Boron nitride nanotube fibers get real | Rice News | News and Media Relations
Liquid crystals of boron nitride nanotubes are easy to extrude into fibers through a process developed at Rice University. The fibers could be useful for aerospace and electronics applications and as energy-efficient materials. Credit: Pasquali Research Group

The Rice University team has simplified handling of the highly valuable nanotubes to make them more suitable for large scale applications.

The researchers reported in Nature Communications that they were able to assemble themselves into liquid crystals under certain conditions.

The liquid crystals are made from aligned BNNTs that are much easier to process than the tangled nanotubes that are usually found in solution. The lab created fibers and films from the solutions.

The fibers produced in Pasquali's lab are attractive for the manufacture of a variety of products, with applications that range from Wearables toAerospace Vehicles.

Carbon nanotubes have alternating carbon and nitrogen atoms in their hexagonal lattices. The strength of both types of nanotubes is not as strong as that of carbon nanotubes, but they are both good conductors of electricity and stable in the air up to 900 degrees Celsius.

To make liquid crystals, the researchers needed to make sure their nanotubes weren't contaminated. The bits of Boron nitride that were the most threatening were the ones that were most likely to gum up the works.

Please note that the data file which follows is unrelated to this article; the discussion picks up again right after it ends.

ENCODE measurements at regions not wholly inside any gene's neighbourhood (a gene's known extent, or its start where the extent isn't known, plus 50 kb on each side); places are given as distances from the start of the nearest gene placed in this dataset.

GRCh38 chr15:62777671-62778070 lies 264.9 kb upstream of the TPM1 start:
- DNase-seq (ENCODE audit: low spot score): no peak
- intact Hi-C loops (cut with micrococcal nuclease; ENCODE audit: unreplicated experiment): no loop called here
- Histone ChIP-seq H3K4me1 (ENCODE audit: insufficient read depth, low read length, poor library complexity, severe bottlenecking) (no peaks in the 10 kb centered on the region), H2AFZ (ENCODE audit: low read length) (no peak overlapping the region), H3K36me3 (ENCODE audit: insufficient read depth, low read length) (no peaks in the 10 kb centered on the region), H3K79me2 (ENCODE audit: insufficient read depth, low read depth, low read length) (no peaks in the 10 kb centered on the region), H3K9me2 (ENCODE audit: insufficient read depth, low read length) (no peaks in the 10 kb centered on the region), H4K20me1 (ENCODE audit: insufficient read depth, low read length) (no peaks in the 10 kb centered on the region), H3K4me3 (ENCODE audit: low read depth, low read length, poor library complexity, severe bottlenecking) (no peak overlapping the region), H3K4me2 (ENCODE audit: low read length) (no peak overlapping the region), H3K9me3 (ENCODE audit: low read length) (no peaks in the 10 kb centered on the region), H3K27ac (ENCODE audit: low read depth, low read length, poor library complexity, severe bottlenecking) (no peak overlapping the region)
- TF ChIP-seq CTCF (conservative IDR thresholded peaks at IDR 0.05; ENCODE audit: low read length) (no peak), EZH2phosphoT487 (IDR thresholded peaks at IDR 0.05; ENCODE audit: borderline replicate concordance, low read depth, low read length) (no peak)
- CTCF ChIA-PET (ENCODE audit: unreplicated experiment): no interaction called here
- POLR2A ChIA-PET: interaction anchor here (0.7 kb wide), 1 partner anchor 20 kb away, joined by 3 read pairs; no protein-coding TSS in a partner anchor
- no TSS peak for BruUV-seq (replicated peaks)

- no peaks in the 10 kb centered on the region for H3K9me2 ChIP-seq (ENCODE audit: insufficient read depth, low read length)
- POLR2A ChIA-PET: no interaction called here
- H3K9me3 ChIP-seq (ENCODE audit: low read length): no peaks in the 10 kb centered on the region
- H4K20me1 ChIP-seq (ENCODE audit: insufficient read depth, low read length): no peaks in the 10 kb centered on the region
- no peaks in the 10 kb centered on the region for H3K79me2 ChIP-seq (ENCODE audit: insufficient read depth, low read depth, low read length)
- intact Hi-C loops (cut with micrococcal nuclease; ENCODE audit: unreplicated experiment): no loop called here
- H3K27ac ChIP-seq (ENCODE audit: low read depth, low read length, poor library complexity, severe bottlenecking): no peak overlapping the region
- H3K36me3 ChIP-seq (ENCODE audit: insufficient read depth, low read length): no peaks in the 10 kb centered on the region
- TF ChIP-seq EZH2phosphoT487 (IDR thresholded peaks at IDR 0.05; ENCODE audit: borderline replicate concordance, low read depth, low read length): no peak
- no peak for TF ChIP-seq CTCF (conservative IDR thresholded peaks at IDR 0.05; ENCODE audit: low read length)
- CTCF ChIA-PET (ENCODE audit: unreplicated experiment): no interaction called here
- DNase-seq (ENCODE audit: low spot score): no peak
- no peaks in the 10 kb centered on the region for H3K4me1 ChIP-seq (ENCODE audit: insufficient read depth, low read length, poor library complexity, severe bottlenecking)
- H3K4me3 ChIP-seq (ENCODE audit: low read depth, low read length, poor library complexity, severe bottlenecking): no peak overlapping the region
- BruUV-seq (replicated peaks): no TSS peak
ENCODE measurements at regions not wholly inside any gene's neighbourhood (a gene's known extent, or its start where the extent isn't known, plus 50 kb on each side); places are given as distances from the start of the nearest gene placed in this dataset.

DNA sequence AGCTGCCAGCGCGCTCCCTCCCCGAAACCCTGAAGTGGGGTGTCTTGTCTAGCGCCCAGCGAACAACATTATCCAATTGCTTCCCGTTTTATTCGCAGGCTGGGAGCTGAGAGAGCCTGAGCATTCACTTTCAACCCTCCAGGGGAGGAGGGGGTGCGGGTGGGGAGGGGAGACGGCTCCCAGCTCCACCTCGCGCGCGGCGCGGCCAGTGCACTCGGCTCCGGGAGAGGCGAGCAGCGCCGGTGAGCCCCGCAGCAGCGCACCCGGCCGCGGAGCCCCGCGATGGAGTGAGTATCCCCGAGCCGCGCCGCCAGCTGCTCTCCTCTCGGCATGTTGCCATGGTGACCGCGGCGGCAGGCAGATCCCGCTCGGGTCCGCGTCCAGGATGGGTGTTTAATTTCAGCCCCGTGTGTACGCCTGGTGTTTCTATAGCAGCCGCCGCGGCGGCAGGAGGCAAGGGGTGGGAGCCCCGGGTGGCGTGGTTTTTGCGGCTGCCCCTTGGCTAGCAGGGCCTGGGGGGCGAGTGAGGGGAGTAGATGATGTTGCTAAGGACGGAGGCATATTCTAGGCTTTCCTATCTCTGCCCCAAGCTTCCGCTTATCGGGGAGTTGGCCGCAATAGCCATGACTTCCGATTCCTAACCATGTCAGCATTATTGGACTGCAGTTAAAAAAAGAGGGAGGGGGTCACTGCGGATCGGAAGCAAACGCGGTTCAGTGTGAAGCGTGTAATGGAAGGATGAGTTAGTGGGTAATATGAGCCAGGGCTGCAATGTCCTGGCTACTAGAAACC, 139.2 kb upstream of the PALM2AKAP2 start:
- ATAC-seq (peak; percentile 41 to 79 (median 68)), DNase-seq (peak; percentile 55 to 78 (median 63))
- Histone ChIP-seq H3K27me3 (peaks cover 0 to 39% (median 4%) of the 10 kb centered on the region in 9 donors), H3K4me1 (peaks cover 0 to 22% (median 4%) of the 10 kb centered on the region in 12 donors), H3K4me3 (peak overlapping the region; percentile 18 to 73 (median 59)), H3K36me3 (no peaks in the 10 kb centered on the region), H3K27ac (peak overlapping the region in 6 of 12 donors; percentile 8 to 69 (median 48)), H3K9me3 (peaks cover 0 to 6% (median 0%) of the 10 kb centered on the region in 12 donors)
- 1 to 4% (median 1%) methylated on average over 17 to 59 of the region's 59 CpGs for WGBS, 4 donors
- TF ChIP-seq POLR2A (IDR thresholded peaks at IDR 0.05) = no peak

Boron nitride nanotube fibers get real | Rice News | News and Media Relations
A tangle of unprocessed boron nitride nanotubes seen through a scanning electron microscope. Rice University scientists introduced a method to combine them into fibers using the custom wet-spinning process they developed to make carbon nanotube fibers. Credit: Pasquali Research Group

The lead author said that early samples contained a lot of non-nanotube boron nitride structures. They were either bound to the BNNTs or physically stuck to them, which prevented them from being dispersed in acid.

It is difficult to separate the allotropes from each other. All of the different types of boron nitride look the same.

He said that working with their supplier and using a purification process developed in the Pasquali lab helped them get better batches of BN NTs. The first boron nitride threads were made using the wet-spinning techniques of the Pasquali group.

Ginestra said that there were reports of others taking solid puffs of BNNTs and stretching and twisting them to make a yarn. The properties are better along the length of the nanotubes, so we wanted to make a very highly aligned fiber.

He said that liquid crystals are the best way to make fibers. Birefringence is a phenomenon in which liquid crystals split light into different colors, even if they are clear.

The films showed how carbon nanotubes can be used in solution processing. It could be useful in next- generation electronics. He said that the film and fiber properties will improve as the material improves.

The films would be useful as filters for the sun.

More information: Cedric J. Simonsen Ginestra et al, Liquid crystals of neat boron nitride nanotubes and their assembly into ordered macroscopic materials, Nature Communications (2022). DOI: 10.1038/s41467-022-30378-5 Journal information: Nature Communications